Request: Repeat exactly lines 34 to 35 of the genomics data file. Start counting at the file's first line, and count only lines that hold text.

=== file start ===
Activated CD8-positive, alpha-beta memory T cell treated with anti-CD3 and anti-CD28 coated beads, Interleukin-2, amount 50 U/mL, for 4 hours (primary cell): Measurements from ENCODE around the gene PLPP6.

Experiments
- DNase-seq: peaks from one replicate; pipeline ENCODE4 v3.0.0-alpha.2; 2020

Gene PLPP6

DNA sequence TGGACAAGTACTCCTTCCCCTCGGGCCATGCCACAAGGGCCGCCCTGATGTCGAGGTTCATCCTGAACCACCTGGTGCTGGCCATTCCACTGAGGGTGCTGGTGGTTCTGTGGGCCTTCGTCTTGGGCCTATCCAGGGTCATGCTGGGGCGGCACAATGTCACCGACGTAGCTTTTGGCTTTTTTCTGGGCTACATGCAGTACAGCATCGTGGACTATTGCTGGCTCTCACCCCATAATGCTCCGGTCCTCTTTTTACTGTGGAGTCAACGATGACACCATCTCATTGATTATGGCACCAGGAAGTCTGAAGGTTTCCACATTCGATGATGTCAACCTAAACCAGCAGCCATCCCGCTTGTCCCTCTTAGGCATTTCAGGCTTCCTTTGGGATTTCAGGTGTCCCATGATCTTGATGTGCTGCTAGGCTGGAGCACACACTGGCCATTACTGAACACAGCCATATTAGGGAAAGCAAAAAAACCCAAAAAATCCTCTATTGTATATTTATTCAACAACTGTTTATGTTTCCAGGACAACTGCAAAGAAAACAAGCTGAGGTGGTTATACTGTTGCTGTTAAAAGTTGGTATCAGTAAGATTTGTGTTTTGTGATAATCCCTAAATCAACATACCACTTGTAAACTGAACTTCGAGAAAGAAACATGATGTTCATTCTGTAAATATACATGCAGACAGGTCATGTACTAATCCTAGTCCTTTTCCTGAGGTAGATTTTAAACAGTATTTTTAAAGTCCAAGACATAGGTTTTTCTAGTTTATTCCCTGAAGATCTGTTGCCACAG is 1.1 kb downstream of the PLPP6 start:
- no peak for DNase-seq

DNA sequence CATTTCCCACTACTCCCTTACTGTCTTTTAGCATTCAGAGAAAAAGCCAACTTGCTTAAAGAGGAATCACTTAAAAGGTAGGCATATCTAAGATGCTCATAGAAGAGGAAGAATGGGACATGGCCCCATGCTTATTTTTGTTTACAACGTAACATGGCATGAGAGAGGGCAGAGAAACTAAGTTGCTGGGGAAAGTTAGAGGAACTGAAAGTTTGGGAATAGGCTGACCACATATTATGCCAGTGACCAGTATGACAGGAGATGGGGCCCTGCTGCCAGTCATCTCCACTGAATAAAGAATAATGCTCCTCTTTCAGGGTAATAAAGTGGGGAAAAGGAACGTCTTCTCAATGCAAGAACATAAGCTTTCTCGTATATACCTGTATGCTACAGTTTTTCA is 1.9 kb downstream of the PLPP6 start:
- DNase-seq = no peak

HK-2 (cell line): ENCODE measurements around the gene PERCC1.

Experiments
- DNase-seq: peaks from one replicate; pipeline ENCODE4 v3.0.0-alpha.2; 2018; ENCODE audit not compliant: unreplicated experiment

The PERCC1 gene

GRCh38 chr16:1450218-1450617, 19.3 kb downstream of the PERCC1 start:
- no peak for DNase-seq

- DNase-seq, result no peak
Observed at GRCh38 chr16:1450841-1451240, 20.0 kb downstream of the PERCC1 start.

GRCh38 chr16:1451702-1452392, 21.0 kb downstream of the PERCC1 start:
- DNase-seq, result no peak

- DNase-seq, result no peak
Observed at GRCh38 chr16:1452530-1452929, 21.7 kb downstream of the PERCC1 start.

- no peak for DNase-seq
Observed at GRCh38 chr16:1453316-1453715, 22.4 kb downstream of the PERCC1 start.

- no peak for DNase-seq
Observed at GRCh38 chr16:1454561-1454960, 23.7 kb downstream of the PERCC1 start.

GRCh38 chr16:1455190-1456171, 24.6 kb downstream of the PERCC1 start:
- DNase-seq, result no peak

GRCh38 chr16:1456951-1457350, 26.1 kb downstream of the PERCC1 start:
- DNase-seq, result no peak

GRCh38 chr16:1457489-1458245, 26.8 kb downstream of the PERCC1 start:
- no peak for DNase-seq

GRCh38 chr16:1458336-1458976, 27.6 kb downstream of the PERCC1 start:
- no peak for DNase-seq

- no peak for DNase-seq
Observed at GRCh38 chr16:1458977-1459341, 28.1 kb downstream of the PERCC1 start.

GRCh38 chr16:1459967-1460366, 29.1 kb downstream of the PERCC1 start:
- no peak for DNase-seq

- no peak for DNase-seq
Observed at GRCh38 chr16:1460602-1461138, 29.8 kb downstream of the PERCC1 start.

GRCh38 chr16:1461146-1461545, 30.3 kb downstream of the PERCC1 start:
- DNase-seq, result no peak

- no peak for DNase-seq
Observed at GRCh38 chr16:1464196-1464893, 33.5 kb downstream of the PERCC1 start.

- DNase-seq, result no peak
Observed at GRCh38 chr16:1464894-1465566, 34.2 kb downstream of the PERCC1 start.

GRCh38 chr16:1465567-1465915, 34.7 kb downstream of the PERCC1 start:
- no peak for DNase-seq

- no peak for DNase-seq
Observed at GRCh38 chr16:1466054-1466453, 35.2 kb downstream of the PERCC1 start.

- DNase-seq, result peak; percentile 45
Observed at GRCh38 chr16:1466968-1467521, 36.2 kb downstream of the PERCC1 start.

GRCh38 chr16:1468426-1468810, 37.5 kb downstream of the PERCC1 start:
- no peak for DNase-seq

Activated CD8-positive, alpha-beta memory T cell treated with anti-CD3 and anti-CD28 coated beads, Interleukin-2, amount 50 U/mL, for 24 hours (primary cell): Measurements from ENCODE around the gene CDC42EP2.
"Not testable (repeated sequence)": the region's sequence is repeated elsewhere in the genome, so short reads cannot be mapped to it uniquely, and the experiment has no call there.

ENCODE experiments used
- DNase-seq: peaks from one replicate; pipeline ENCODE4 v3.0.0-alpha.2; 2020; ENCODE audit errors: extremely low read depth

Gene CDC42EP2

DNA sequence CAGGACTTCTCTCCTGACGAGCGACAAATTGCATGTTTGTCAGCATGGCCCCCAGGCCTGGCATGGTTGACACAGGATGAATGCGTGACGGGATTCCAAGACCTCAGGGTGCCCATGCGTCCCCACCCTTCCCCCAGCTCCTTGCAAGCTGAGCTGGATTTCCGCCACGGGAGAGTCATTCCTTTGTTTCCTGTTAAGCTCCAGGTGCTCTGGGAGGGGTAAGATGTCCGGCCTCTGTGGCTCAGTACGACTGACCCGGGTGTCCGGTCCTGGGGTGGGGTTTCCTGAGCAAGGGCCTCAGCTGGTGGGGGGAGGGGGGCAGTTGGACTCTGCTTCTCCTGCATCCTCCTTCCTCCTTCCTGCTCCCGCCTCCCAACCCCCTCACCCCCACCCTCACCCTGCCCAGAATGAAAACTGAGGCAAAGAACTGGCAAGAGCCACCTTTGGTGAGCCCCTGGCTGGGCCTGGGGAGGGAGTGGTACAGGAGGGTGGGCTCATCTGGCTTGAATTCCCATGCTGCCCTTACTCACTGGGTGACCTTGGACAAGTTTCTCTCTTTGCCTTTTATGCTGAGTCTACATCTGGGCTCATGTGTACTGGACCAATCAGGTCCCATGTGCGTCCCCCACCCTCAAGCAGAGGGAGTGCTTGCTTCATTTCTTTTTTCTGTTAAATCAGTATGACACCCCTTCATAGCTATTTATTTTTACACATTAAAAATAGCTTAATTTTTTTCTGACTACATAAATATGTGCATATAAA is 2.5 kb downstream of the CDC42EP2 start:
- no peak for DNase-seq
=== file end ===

Observed at GRCh38 chr16:1458977-1459341, 28.1 kb downstream of the PERCC1 start.

GRCh38 chr16:1459967-1460366, 29.1 kb downstream of the PERCC1 start: